Lyle Elmer Strom

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Lyle Elmer Strom
Senior Judge of the United States District Court for the District of Nebraska
Assumed office
November 2, 1995
Chief Judge of the United States District Court for the District of Nebraska
In office
1987–1994
Preceded by C. Arlen Beam
Succeeded by William G. Cambridge
Judge of the United States District Court for the District of Nebraska
In office
October 28, 1985 – November 2, 1995
Appointed by Ronald Reagan
Preceded by Albert Gerard Schatz
Succeeded by Joseph F. Bataillon
Personal details
Born Lyle Elmer Strom
(1925-01-06) January 6, 1925 (age 92)
Omaha, Nebraska
Education Creighton University B.A.
Creighton University School of Law J.D.

Lyle Elmer Strom (born January 6, 1925)[1] is a Senior United States District Judge of the United States District Court for the District of Nebraska.

Education and career[edit]

Born in Omaha, Nebraska, Strom received a Bachelor of Arts degree from Creighton University in 1950 and a Juris Doctor from Creighton University School of Law in 1953.[2] He was a United States Naval Reserve Ensign during World War II, from 1943 to 1946.[2] He was in private practice in Omaha from 1953 to 1985, also serving as an adjunct professor for the Creighton University School of Law in 1958.[3] He was a clinical professor at the Creighton University School of Law, in the Robert Spire Intern Program, from 1996 through 2005.[2][4]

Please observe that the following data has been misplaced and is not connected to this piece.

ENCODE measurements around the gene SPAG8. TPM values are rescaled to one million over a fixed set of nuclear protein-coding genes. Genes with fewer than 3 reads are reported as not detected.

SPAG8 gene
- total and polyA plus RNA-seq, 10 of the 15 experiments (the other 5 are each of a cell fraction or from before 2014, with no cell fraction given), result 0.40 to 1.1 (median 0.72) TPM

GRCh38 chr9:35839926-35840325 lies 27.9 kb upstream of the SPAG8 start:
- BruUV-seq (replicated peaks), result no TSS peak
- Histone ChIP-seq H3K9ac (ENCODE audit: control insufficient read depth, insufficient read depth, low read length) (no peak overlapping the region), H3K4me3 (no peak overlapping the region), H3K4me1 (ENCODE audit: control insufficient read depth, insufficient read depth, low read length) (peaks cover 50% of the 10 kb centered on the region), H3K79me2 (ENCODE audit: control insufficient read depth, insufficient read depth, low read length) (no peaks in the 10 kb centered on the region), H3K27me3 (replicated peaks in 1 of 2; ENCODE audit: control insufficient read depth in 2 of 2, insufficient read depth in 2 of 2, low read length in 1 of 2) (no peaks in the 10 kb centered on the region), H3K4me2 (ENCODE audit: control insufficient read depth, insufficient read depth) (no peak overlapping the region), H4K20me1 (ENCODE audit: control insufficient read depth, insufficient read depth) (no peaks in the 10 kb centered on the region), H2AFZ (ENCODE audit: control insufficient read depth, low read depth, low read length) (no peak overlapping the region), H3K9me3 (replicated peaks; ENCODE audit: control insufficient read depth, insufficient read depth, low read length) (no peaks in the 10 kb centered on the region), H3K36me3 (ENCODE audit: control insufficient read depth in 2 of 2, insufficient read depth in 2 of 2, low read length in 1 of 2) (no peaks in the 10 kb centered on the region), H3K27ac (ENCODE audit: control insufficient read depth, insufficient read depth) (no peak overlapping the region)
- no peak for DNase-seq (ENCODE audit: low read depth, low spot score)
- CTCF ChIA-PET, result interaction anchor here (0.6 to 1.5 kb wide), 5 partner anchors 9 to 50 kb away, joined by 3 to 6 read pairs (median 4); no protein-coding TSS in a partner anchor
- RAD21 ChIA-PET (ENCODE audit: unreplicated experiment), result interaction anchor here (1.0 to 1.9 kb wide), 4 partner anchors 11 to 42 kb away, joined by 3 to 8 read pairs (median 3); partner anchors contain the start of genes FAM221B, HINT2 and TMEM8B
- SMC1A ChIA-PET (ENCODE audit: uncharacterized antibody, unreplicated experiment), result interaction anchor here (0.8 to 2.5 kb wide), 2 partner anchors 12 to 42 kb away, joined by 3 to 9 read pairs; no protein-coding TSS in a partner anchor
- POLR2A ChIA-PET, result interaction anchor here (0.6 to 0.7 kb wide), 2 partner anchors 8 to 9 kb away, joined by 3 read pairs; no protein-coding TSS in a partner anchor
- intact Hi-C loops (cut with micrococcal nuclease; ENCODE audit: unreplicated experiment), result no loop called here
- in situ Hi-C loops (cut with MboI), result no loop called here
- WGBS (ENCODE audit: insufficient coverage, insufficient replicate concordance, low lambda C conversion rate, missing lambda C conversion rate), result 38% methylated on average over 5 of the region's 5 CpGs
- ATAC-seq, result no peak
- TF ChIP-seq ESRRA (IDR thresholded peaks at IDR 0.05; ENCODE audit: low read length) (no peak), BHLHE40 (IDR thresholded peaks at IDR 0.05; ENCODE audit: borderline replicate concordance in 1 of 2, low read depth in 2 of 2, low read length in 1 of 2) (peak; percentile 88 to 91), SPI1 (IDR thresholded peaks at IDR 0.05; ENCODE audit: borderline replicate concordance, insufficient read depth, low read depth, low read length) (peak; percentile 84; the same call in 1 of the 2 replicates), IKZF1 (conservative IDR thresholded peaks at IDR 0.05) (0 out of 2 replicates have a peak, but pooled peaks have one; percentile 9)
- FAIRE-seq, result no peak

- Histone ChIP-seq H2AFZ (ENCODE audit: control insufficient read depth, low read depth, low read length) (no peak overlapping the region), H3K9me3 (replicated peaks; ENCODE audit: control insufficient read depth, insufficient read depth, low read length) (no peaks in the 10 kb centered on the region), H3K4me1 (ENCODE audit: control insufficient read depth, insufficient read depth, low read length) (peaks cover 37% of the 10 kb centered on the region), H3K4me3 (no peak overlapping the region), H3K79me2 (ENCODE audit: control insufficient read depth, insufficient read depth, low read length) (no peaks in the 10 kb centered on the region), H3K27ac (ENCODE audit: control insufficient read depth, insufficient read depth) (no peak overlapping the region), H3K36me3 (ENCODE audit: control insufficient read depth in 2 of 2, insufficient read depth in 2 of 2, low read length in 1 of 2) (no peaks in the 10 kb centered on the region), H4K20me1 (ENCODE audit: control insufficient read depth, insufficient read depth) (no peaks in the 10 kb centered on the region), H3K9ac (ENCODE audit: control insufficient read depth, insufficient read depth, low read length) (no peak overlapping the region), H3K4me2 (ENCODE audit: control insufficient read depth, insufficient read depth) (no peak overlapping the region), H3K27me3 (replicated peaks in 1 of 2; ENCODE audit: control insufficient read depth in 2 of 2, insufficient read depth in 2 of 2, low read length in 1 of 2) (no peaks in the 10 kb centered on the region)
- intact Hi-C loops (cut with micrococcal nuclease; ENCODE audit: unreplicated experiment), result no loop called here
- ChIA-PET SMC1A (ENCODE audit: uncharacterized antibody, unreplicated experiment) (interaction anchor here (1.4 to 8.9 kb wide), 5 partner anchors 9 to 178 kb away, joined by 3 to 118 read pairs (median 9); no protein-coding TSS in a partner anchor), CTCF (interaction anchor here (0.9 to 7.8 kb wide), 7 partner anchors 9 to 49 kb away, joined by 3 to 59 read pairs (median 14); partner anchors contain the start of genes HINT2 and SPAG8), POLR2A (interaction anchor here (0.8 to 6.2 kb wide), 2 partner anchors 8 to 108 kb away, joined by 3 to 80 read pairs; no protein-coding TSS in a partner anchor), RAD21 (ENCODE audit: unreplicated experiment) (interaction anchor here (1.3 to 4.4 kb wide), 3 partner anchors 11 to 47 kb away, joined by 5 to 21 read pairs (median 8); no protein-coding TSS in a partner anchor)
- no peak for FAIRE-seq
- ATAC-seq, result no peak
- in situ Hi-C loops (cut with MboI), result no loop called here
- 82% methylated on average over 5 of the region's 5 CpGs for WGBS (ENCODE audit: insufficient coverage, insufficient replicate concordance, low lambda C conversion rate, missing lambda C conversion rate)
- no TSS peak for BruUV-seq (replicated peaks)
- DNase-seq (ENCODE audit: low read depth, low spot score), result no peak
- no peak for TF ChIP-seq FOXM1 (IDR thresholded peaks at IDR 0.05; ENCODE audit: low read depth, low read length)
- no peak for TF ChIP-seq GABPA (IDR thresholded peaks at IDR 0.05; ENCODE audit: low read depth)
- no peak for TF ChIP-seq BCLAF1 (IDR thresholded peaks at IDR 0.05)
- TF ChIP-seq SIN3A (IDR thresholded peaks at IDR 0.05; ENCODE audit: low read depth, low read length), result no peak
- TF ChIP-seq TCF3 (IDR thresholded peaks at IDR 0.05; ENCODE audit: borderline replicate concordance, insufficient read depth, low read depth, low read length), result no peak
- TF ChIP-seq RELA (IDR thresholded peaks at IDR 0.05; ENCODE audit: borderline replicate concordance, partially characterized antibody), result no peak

Federal judicial service[edit]

On September 27, 1985 Strom was nominated by President Ronald Reagan to a seat on the United States District Court for the District of Nebraska vacated by Albert Gerard Schatz. Strom was confirmed by the United States Senate on October 25, 1985 and received his commission on October 28, 1985. He served as Chief Judge from 1987 to 1994, assuming senior status on November 2, 1995. On June 6, 2017, Strom announced that he will take inactive senior status in December 2017.[5][4]

Observations[edit]

Strom has stated that his "vision for the law is that we restore the professionalism and civility that were its trademarks when [he] was admitted to practice…[6] The Nebraska high school mock trial competition is now named after Strom and is referred to as the Judge Lyle Strom High School Mock Trial Championship.[7]

Personal[edit]

In 1997 his daughter, Susan Frances Strom, died in the Heaven's Gate cult mass suicide.[8]

References[edit]

  1. ^ "Supplement to Who's who in America". Marquis Who's Who. 7 June 1987 – via Google Books. 
  2. ^ a b c "Strom, Lyle Elmer - District of Nebraska - United States District Court". www.ned.uscourts.gov. 
  3. ^ "Lyle Strom - Ballotpedia". 
  4. ^ a b "Strom, Lyle Elmer - Federal Judicial Center". www.fjc.gov. 
  5. ^ writer, Emerson Clarridge / World-Herald staff. "Federal Judge Lyle Strom to take inactive senior status in December". 
  6. ^ "The Honorable Lyle E. Strom". American Inns of Court. Archived from the original on 16 February 2015. 
  7. ^ "THE DAILY RECORD - Print View". www.omahadailyrecord.com. 
  8. ^ Adams, Katherine Boo; Lorraine; Adams, Katherine Boo; Lorraine (6 April 1997). "TWO LIVES, TWO DEATHS" – via washingtonpost.com. 

Sources[edit]

Legal offices
Preceded by
Albert Gerard Schatz
Judge of the United States District Court for the District of Nebraska
1985–1995
Succeeded by
Joseph F. Bataillon
Preceded by
C. Arlen Beam
Chief Judge of the United States District Court for the District of Nebraska
1987–1994
Succeeded by
William G. Cambridge